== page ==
France Fights Obesity By Banning Unlimited Soda Refills


Restaurants in France will face prosecution starting Jan. 27 should they offer unlimited soda refills to customers. The measure wishes to combat obesity after the country already slapped a tax on sweetened beverages in 2012.

In 2004, France banned vending machines in schools. In 2011, it limited the servings of french fries to once a week in school cafeterias.

France Bans Refills Of Sugary Drinks

The regulation is the latest effort to decrease the "relentless rise" in the national obesity rate, as the government called it.

Fast-food restaurants are expected to be targeted under the new law, which will take effect immediately. France's decision is in accordance with WHO recommendations. The organization has strongly recommended countries to impose a tax on sugary drinks to fight the increased obesity rates, supporting the positive health effects of this policy with data in 2016.

"A meta-review of 11 recent systematic reviews on the effectiveness of fiscal policy interventions for improving diets and preventing non-communicable diseases showed that the evidence was strongest and most consistent for the effectiveness of SSB taxes in the range of 20-50 percent in reducing consumption, and of fruit and vegetable subsidies in the range of 10-30 percent in increasing consumption," noted the Fiscal Policies for Diet and Prevention of Non-communicable Diseases.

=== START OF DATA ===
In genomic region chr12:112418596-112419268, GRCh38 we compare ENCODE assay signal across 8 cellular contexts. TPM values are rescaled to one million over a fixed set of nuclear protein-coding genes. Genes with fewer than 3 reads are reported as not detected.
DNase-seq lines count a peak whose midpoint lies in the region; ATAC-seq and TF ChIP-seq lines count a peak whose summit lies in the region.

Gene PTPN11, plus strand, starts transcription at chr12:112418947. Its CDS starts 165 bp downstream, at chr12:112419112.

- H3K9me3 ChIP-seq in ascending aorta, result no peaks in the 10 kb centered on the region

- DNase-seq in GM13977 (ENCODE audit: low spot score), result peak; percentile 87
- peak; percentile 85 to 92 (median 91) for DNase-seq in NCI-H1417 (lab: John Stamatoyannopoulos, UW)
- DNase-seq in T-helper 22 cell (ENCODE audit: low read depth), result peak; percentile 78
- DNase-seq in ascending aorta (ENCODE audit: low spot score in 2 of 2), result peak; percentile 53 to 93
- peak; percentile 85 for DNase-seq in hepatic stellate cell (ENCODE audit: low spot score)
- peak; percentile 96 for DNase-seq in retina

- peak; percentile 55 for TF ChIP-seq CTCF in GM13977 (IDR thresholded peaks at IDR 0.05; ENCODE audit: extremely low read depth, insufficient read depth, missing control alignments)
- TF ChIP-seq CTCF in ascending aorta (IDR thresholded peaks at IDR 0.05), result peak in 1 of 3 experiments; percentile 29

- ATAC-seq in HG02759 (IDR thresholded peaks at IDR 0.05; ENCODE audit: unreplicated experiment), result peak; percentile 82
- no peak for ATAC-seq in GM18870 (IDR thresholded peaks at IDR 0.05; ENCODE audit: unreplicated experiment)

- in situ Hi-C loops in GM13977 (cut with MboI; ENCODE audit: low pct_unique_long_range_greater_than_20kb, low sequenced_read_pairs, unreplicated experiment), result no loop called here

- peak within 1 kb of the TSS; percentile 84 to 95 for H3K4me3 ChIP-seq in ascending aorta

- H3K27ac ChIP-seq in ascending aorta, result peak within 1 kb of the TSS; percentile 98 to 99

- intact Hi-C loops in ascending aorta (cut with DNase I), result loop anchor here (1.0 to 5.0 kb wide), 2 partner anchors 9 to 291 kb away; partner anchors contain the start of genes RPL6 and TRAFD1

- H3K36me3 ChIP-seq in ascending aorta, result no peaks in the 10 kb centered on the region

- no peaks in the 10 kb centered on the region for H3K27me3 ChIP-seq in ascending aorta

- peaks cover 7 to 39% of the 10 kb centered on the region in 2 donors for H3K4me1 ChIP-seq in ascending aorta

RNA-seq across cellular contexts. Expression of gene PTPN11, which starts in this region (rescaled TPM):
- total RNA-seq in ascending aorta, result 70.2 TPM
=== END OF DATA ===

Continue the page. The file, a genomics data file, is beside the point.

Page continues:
Although the overall obesity rate in France is relatively low, 57 percent of men and 41 percent of women in the age group 30 to 60 were either overweight or obese, according to a report released in October by the Bulletin épidémiologique Hebdomadaire, a weekly French journal.

Currently, France is among the developed countries with the lowest obesity and overweight rates. However, as data from the Paris-based Organization for Economic Cooperation and Development show that the numbers are increasing, the policies come as a means to fighting an epidemic.

In 2014, the share of obese adults in France was 15.3 percent, below the average of the European Union of 15.9 percent, according to data from Eurostat, the statistical office of the EU. Among the European countries, Malta has the highest obesity rate at 26 percent, while the lowest shares of obesity were recorded in Romania, at 9.4 percent.

The same report suggests that obesity rates can be correlated to education. The percentage of obese persons with low education is almost 20 percent, decreasing to 11.5 percent among those with high educational levels.

As each country makes efforts to protect the well-being and the health interests of its citizens, different measures are being taken. In this respect, a Japanese national law forces companies and local governments to measure the waistline of their employees between the ages of 40 and 74, and to encourage them to exercise.

Obesity, A Concerning Problem

At the same time, 36.5 percent of the American population is obese, according to the Centers for Disease Control and Prevention.

"The prevalence of obesity was 36.5 percent (crude estimate) among U.S. adults during 2011-2014. Overall, the prevalence of obesity among middle-aged adults aged 40-59 (40.2 percent) and older adults aged 60 and over (37.0 percent) was higher than among younger adults aged 20-39 (32.3 percent). No significant difference in prevalence was observed between middle-aged and older adults," a National Center for Health Statistics data brief reported.

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